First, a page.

Leading business growth beyond the numbers

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If you’re not moving forward, you’re falling behind. This has never been more true than it is in today’s fast-paced professional world, where success has become synonymous with growth. And no one is more aware of this pressure to create, innovate and drive continued growth than professionals in leadership positions.

For some leaders, this competitive climate of constant transformation has presented an opportunity to establish themselves as a growth leader. Simply put, this term describes those executives who have embraced this dynamic new environment to improve performance and encourage impressive sustainable growth. Thanks to their unique growth mindset, growth leaders stand out by increasing company revenues twice as fast as their peers.

But how exactly do these ambitious professionals achieve such extraordinary performance? In other words, what’s the secret sauce?

What does a growth leader look like?

It turns out that there are some key attributes behind business success beyond just brainpower and luck. Growth leaders have a specific set of soft skills and personality traits that have a huge impact on company performance. They tend to value a few factors that at first glance might seem counterproductive: failure, sharing control and taking quick action.

Failure means taking risks. No matter how well planned or how strongly supported by data, a new investment or directional change could cost a company dearly. But these types of risks are necessary to take advantage of new and lucrative opportunities. Growth leaders don’t shy away from risk. Over time, they’re likely to be rewarded for it.

And growth leaders don’t work in isolation. A common formula for accelerated growth is engaging in joint ventures and mergers, which always include ceding some portion of control. Effective growth leaders trust others to share responsibilities and take an active role in company operations, especially front-line managers who know the product or customer better than anyone. By explicitly sharing decision rights, leaders inspire confidence in their team and increase efficiency.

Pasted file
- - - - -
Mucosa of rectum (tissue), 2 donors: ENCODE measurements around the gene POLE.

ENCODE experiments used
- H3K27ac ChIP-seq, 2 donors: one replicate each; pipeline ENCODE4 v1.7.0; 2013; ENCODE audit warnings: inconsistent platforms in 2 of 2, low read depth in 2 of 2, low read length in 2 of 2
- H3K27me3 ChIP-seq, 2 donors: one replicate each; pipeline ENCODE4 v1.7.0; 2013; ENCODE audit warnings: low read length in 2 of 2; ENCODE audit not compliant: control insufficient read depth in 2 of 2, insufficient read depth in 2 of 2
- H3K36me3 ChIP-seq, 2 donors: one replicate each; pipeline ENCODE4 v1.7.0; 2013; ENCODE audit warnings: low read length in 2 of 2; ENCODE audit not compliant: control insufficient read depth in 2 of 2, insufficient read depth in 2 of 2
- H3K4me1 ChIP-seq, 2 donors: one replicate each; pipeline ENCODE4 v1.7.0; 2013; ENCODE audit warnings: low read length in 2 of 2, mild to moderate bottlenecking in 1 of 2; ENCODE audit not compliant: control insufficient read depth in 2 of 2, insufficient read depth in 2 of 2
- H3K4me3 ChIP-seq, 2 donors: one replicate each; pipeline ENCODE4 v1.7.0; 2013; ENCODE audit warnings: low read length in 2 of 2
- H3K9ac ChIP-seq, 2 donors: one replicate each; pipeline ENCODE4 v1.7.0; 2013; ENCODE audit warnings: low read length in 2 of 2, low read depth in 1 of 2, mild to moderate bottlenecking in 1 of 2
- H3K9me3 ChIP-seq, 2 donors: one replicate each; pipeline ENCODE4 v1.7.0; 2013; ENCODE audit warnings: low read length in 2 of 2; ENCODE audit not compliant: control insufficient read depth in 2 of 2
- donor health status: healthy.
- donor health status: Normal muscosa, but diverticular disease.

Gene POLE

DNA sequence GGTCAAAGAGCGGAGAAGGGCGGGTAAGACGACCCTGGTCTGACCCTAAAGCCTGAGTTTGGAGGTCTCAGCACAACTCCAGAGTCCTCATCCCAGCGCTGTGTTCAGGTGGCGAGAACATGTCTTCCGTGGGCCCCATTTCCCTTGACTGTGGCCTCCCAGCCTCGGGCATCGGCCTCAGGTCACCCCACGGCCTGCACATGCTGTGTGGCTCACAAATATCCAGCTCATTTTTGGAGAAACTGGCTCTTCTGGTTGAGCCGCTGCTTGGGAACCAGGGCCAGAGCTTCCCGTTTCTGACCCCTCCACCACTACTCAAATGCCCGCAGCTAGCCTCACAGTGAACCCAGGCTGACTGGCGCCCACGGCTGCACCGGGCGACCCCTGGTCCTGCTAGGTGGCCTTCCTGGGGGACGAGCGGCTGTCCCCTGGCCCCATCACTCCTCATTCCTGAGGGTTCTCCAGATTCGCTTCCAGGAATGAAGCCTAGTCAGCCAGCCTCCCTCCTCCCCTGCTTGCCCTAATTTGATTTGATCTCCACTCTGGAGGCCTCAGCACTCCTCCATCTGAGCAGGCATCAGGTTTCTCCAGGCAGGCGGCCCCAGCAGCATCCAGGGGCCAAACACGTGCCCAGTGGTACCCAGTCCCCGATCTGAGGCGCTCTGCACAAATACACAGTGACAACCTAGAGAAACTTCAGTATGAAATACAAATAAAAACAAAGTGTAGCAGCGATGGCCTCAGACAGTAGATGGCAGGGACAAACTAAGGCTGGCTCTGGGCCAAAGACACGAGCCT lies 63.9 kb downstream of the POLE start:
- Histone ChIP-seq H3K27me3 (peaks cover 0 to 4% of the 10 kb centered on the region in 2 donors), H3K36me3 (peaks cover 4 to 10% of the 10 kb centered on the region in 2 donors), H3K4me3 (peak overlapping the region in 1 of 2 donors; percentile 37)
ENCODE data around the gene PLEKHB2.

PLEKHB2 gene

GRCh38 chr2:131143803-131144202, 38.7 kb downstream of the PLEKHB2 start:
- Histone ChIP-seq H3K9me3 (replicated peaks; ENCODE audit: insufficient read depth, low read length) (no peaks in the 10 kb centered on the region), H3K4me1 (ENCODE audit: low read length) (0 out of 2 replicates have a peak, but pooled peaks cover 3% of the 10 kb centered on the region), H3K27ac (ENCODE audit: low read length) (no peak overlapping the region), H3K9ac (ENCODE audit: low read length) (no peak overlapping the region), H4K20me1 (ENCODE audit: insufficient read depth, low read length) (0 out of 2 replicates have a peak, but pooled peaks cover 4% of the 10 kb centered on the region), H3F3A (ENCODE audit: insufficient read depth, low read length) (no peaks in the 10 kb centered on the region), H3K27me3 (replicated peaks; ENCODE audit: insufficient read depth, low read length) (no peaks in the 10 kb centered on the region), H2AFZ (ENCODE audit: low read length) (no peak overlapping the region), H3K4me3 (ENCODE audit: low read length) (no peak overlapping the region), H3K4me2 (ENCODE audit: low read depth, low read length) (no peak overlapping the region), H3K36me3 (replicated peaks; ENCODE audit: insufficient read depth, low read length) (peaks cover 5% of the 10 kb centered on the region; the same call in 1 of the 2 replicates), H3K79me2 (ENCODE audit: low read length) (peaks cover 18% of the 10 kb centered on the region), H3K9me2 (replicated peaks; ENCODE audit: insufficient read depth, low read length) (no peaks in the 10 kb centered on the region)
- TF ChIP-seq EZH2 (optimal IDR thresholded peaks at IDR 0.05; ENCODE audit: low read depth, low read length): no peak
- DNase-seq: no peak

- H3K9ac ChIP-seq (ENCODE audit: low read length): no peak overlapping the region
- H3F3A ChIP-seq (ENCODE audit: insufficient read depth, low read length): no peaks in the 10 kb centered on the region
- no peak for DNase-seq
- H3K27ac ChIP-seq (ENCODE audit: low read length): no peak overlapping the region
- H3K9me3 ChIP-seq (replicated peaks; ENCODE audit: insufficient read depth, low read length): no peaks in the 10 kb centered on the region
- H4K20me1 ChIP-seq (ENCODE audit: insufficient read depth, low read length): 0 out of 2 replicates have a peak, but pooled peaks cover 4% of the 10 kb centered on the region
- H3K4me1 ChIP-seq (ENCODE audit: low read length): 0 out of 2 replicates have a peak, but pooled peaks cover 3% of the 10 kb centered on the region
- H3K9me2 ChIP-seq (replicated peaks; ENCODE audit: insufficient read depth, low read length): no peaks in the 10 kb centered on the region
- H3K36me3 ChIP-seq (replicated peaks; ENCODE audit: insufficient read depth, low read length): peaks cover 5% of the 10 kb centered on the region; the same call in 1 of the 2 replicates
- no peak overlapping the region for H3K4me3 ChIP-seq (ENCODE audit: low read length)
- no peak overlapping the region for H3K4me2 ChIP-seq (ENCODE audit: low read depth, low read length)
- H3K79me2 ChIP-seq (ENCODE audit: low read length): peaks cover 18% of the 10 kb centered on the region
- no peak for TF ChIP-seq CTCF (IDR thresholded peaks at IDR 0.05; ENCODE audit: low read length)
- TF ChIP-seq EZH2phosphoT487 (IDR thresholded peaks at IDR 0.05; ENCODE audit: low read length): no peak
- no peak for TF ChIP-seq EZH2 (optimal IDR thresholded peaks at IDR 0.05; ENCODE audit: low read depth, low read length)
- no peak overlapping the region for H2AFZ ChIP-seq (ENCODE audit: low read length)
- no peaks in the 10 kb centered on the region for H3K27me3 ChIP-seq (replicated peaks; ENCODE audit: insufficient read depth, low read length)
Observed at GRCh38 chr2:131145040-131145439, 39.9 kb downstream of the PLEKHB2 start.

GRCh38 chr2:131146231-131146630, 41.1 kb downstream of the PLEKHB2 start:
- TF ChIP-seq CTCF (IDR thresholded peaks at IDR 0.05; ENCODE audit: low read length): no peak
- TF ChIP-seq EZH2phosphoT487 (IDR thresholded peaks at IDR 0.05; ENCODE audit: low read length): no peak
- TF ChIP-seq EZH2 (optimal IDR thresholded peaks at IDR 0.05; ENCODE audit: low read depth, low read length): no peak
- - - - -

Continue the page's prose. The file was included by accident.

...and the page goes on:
Finally, there are times when perfection cannot—and should not—be the goal. Growth leaders recognize that in order to stay ahead of the competition, they might have to sacrifice perfection in order to seize a business opportunity. It’s what companies do when they present a minimum viable product (MVP) to investors even though there are still some bugs in the system or flaws in the design.

It’s okay not to have all the answers. In fact, launching ideas before developing them to “perfection” allows companies to implement valuable improvements and create more personalized products or services. This means that they don’t waste time backtracking or overinvesting in features that consumers may not even want.

There’s more to effective leadership than just these three behaviors, of course. Growth leaders are good storytellers who can inspire those around them. They must dedicate close to 100% of their time and energy to their projects, set clear growth objectives and take a personal interest in their customers.

These characteristics are difficult to teach in a traditional classroom. IE strives to reinvent higher education, emphasizing these skills across its programs, from business to law to science and technology and more. Education is more than just learning the hard skills. We need leaders dedicated to growth and improvement, and that is IE’s goal: to inspire passion, collaboration and a ceaseless desire to achieve.

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